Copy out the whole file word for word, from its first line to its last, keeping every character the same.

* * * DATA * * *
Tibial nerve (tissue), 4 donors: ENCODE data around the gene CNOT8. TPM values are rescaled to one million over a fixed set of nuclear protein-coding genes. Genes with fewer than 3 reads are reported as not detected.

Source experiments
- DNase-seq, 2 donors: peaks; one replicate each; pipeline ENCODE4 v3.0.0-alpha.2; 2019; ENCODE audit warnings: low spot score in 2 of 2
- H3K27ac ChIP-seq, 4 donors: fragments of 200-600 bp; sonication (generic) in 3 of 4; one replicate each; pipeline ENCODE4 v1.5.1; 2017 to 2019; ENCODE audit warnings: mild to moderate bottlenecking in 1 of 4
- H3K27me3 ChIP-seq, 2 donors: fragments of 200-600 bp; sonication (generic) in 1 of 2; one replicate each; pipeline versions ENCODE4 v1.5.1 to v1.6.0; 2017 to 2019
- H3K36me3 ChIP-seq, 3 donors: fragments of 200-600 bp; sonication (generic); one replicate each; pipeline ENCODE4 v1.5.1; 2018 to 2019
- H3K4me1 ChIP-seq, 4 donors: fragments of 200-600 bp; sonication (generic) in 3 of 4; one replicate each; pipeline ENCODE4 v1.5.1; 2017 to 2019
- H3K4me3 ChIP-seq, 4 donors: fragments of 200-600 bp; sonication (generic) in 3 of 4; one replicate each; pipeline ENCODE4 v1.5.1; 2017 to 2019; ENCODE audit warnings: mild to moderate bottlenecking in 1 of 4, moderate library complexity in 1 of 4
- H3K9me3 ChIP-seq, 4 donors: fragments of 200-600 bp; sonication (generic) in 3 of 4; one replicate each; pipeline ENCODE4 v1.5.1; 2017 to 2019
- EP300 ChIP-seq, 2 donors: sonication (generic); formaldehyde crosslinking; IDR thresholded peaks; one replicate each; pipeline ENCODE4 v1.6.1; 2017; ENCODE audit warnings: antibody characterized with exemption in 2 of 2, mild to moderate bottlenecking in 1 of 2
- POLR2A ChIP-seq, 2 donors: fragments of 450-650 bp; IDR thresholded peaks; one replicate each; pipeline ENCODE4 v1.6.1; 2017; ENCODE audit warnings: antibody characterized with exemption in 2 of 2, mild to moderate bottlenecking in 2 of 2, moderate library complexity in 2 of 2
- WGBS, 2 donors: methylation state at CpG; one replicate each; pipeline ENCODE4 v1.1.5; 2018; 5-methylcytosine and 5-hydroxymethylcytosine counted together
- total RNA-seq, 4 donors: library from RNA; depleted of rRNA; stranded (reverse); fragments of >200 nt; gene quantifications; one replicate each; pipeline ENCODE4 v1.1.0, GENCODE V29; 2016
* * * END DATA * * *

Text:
Tibial nerve (tissue), 4 donors: ENCODE data around the gene CNOT8. TPM values are rescaled to one million over a fixed set of nuclear protein-coding genes. Genes with fewer than 3 reads are reported as not detected.

Source experiments
- DNase-seq, 2 donors: peaks; one replicate each; pipeline ENCODE4 v3.0.0-alpha.2; 2019; ENCODE audit warnings: low spot score in 2 of 2
- H3K27ac ChIP-seq, 4 donors: fragments of 200-600 bp; sonication (generic) in 3 of 4; one replicate each; pipeline ENCODE4 v1.5.1; 2017 to 2019; ENCODE audit warnings: mild to moderate bottlenecking in 1 of 4
- H3K27me3 ChIP-seq, 2 donors: fragments of 200-600 bp; sonication (generic) in 1 of 2; one replicate each; pipeline versions ENCODE4 v1.5.1 to v1.6.0; 2017 to 2019
- H3K36me3 ChIP-seq, 3 donors: fragments of 200-600 bp; sonication (generic); one replicate each; pipeline ENCODE4 v1.5.1; 2018 to 2019
- H3K4me1 ChIP-seq, 4 donors: fragments of 200-600 bp; sonication (generic) in 3 of 4; one replicate each; pipeline ENCODE4 v1.5.1; 2017 to 2019
- H3K4me3 ChIP-seq, 4 donors: fragments of 200-600 bp; sonication (generic) in 3 of 4; one replicate each; pipeline ENCODE4 v1.5.1; 2017 to 2019; ENCODE audit warnings: mild to moderate bottlenecking in 1 of 4, moderate library complexity in 1 of 4
- H3K9me3 ChIP-seq, 4 donors: fragments of 200-600 bp; sonication (generic) in 3 of 4; one replicate each; pipeline ENCODE4 v1.5.1; 2017 to 2019
- EP300 ChIP-seq, 2 donors: sonication (generic); formaldehyde crosslinking; IDR thresholded peaks; one replicate each; pipeline ENCODE4 v1.6.1; 2017; ENCODE audit warnings: antibody characterized with exemption in 2 of 2, mild to moderate bottlenecking in 1 of 2
- POLR2A ChIP-seq, 2 donors: fragments of 450-650 bp; IDR thresholded peaks; one replicate each; pipeline ENCODE4 v1.6.1; 2017; ENCODE audit warnings: antibody characterized with exemption in 2 of 2, mild to moderate bottlenecking in 2 of 2, moderate library complexity in 2 of 2
- WGBS, 2 donors: methylation state at CpG; one replicate each; pipeline ENCODE4 v1.1.5; 2018; 5-methylcytosine and 5-hydroxymethylcytosine counted together
- total RNA-seq, 4 donors: library from RNA; depleted of rRNA; stranded (reverse); fragments of >200 nt; gene quantifications; one replicate each; pipeline ENCODE4 v1.1.0, GENCODE V29; 2016